Of all of the administrative functions that exist in modern organizations, the Human Resources function is alone in its opportunity to interact with and have impact upon, virtually all operational staff and program areas within the organization.
Human Resources in the 21st century has been tasked with an amalgam of functions and activities to support organizational success through its ongoing interface with line managers to assist in making organizations more efficient and effective.
Why do we believe that the partnering of line managers with HR is so valuable and essential?
To oversimplify, traditional HR required filling vacancies, maintaining personnel records, and managing employee benefit programs; but, the HR function has been evolving. Today, HR professionals deal with many issues, but probably the biggest challenges facing HR Departments today are recruitment, retention & motivation, leadership development, and organizational culture. Meeting these challenges requires a synergy that transcends the traditional approach where HR is expected to fix the problem all by itself.All of these functions require line management support if organizations are to grow and accomplish their important work in a cost effective manner.
Recruitment, retention and motivation may be the most challenging issue for HR staff. Human resource professionals anticipate that retaining the best employees will be the greatest HR challenge in the next decade.Organizations have to find new methods to attract and retain talent. The new generation of employees will be seeking jobs that provide a balance between employment and family, and the ability to make a difference within the organization.Job shaping may be needed, which requires close collaboration between HR staff and line managers.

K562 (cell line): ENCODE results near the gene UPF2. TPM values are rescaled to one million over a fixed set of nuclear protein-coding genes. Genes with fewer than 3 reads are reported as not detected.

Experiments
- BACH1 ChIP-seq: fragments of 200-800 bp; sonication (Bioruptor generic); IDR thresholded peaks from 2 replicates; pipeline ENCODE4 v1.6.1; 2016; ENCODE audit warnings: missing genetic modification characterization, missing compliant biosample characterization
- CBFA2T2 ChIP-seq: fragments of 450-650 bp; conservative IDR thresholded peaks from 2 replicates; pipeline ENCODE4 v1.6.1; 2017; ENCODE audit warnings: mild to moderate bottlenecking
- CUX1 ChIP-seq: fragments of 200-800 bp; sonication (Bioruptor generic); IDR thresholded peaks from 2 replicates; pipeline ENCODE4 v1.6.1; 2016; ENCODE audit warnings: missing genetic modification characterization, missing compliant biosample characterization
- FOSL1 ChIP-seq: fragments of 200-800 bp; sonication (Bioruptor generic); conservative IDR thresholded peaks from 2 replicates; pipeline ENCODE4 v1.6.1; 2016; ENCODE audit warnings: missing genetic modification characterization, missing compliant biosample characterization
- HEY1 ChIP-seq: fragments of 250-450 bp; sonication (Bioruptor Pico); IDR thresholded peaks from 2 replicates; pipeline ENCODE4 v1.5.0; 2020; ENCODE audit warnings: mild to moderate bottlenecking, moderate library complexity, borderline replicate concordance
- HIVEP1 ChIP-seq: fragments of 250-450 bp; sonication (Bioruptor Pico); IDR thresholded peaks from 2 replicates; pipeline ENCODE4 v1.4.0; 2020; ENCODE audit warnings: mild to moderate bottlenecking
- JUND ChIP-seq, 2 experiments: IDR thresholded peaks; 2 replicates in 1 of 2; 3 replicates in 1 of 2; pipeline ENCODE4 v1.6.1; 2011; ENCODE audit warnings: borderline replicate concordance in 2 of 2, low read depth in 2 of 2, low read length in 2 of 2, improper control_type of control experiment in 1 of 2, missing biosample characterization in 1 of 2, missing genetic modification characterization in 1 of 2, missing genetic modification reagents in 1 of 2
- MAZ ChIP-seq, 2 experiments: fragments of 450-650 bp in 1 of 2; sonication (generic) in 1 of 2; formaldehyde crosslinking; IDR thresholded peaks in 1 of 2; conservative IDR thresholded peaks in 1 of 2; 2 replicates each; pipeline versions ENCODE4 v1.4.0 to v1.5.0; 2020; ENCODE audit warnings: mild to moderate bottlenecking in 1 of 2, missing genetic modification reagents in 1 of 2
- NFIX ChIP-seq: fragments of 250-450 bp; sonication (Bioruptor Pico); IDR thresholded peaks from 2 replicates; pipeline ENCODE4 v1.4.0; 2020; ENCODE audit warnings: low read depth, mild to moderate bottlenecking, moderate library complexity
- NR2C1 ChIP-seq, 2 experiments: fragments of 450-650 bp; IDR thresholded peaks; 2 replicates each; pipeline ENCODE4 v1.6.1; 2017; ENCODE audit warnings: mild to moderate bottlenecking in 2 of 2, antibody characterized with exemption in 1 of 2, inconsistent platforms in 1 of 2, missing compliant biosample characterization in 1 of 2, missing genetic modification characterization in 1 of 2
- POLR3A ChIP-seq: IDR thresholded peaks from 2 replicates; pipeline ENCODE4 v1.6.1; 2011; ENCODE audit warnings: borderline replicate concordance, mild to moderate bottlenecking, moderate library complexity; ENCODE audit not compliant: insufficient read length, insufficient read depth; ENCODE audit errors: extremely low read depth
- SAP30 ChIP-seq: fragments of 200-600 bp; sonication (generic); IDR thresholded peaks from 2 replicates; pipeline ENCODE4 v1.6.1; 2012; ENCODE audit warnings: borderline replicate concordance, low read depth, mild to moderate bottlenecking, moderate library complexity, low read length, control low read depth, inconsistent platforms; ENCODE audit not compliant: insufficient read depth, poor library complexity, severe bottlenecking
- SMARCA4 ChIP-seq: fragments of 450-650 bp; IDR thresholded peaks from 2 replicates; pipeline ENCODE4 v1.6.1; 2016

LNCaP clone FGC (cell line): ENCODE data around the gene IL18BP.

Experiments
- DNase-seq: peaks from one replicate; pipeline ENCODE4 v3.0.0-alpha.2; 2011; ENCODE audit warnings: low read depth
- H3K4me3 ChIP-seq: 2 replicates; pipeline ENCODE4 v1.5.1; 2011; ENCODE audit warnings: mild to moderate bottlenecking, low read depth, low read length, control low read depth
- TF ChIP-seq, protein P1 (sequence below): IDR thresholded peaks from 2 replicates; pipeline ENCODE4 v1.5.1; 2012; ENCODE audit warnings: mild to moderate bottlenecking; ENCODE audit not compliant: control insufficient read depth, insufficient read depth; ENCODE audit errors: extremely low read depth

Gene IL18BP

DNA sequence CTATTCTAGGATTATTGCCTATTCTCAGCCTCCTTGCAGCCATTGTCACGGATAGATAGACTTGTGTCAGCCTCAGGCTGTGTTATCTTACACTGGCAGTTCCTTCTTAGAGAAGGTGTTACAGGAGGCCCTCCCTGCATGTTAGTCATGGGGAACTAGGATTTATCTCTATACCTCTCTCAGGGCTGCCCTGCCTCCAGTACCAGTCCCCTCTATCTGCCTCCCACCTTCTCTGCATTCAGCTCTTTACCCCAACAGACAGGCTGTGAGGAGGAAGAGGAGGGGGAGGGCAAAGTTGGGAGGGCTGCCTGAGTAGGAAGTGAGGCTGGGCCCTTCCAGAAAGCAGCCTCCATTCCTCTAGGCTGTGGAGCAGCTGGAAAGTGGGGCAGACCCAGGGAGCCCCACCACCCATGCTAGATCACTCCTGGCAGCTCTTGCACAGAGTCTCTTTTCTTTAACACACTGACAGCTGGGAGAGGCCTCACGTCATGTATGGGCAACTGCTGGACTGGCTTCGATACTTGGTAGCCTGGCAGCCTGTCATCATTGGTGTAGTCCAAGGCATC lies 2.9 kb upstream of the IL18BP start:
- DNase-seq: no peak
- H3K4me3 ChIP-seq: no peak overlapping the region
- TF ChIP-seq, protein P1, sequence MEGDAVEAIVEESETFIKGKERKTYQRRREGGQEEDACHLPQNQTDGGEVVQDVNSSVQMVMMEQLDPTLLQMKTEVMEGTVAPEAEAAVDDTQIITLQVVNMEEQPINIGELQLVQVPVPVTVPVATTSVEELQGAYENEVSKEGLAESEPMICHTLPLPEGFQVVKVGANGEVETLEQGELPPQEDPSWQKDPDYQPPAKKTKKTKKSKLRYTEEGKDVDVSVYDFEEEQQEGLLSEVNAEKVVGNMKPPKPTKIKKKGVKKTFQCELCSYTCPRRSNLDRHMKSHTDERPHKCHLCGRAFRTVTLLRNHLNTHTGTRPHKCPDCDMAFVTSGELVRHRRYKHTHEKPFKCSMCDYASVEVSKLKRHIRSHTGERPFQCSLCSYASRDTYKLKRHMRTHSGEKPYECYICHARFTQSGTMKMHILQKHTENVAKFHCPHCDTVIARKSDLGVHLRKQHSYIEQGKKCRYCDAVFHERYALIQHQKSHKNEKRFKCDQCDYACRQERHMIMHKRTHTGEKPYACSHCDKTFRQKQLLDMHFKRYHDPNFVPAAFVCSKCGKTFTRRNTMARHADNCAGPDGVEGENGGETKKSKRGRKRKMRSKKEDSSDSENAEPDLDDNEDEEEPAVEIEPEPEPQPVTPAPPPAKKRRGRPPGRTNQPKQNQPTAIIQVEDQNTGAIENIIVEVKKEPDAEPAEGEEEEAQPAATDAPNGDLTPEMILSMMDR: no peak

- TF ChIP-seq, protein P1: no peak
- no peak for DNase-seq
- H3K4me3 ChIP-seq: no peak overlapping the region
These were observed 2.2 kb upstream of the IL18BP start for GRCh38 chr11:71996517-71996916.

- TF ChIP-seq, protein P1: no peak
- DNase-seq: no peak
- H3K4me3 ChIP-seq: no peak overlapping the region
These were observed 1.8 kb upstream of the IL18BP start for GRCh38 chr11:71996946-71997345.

In addition, employee retention has become tougher. Organizations need to offer more in terms of financial security because people increasingly look for jobs that reduce their financial risk in tough economic times. HR professionals, working with line managers, need to identify key employees from entry-level to upper-level management, and take appropriate steps to retain these individuals. Finding out why people are leaving and addressing these issues is a shared role between HR staff and line management.
In terms of leadership development, the workforce is aging quickly. HR professionals are scrambling to put formal succession plans in place and to increase emphasis on developing future leaders. Employees repeatedly cite poor leadership as a reason for leaving jobs. They also want a more active role in decision making within their jobs, which may necessitate broader job training.
Research has proven that culture influences organizational performance. HR professionals, along with line management, must play an active role in developing a positive organizational culture. The end result is that this symbiotic relationship will contribute substantially to overall organizational success.
Also, most organizations pay relatively little attention to culture despite its importance. Culture requires building a workplace where employees are motivated. Managers must inspire employees and coach them to become top performers. HR, in concert with line management, needs to determine what motivates their employees, and incorporate these ideas into employee compensation and rewards systems.
This course is intended to illustrate the need and importance of managerial partnering with the HR staff in overseeing and managing the organizations most precious resource – its employees. The course was designed by IPMA-HR specifically for line managers and explains and delineates the responsibilities and interrelationships for both line managers and HR staff in achieving organizational success.